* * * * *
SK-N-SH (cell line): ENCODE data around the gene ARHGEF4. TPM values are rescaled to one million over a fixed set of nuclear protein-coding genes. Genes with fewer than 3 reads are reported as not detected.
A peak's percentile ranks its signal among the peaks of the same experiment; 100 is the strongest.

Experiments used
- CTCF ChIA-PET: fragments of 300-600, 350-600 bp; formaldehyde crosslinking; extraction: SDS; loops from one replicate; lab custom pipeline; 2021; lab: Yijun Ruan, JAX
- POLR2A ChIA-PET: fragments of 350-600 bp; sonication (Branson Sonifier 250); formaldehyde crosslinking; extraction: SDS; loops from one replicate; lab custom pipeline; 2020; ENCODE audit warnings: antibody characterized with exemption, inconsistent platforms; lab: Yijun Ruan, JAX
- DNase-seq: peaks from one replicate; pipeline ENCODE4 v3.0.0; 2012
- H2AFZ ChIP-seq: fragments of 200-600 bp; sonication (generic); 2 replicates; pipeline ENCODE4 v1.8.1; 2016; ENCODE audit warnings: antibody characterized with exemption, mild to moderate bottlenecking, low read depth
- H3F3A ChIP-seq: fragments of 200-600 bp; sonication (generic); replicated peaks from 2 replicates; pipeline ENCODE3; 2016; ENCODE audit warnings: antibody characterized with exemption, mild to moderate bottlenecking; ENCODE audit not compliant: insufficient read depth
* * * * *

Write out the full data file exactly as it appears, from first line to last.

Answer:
SK-N-SH (cell line): ENCODE data around the gene ARHGEF4. TPM values are rescaled to one million over a fixed set of nuclear protein-coding genes. Genes with fewer than 3 reads are reported as not detected.
A peak's percentile ranks its signal among the peaks of the same experiment; 100 is the strongest.

Experiments used
- CTCF ChIA-PET: fragments of 300-600, 350-600 bp; formaldehyde crosslinking; extraction: SDS; loops from one replicate; lab custom pipeline; 2021; lab: Yijun Ruan, JAX
- POLR2A ChIA-PET: fragments of 350-600 bp; sonication (Branson Sonifier 250); formaldehyde crosslinking; extraction: SDS; loops from one replicate; lab custom pipeline; 2020; ENCODE audit warnings: antibody characterized with exemption, inconsistent platforms; lab: Yijun Ruan, JAX
- DNase-seq: peaks from one replicate; pipeline ENCODE4 v3.0.0; 2012
- H2AFZ ChIP-seq: fragments of 200-600 bp; sonication (generic); 2 replicates; pipeline ENCODE4 v1.8.1; 2016; ENCODE audit warnings: antibody characterized with exemption, mild to moderate bottlenecking, low read depth
- H3F3A ChIP-seq: fragments of 200-600 bp; sonication (generic); replicated peaks from 2 replicates; pipeline ENCODE3; 2016; ENCODE audit warnings: antibody characterized with exemption, mild to moderate bottlenecking; ENCODE audit not compliant: insufficient read depth